Friday April 18th, 2008
TITLE: What makes a good Steiner point?
Toyota Technological Institute at Chicago
The mesh refinement problem is to take an input geometry (defined by a set of points, curves, and surfaces), and output a set of points that both “respects” the geometry and has good “quality.” What it means for a tetrahedral mesh to respect curved surfaces is already interesting and will take some explaining. Even knowing what the goal is, mesh refinement algorithms typically are of the form: until the output is good enough, add points. But where should we add these additional Steiner points? And how do we know that the algorithm will stop? Most prior work is very specific about where to add points, and thus needs its own very specific proof that the algorithm ends.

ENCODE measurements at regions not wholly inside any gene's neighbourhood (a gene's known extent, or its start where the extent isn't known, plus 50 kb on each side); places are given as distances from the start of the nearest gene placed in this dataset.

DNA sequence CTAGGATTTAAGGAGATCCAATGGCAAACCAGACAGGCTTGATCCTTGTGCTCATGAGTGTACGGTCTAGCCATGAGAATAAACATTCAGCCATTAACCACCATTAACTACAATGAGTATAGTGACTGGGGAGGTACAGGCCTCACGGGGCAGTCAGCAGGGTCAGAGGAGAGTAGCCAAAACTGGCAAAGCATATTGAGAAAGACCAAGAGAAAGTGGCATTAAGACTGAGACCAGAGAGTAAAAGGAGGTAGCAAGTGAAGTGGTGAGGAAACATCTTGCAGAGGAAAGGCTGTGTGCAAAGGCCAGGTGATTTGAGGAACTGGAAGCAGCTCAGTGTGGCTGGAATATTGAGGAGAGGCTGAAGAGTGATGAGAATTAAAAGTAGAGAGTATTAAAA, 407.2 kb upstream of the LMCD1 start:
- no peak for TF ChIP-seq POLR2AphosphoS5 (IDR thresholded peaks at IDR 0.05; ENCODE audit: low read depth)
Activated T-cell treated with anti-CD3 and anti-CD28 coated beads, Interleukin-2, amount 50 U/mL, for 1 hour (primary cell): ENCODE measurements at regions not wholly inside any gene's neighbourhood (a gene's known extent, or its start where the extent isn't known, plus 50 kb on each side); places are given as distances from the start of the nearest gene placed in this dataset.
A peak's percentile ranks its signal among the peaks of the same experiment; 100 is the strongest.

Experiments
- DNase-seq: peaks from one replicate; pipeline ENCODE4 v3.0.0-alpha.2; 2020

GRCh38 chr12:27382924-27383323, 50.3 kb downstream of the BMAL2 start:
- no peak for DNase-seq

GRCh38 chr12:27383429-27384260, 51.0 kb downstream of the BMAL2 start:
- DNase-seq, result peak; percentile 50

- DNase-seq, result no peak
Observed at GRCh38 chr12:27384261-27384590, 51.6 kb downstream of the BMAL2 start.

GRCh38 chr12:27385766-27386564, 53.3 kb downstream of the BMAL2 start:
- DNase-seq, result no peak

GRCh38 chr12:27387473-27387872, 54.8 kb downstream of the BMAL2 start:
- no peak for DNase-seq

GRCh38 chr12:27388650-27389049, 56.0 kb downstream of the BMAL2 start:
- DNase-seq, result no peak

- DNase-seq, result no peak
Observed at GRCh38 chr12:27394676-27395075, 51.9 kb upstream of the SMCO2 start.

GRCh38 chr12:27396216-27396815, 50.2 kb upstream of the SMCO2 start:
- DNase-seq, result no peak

In this talk, I will give a set of rules for choosing Steiner points. Any algorithm that follows my rules — as most previous algorithms do — will terminate. After hearing me out, you will know how to represent curved surfaces with linear elements, and you will be able to design your very own meshing algorithm with confidence.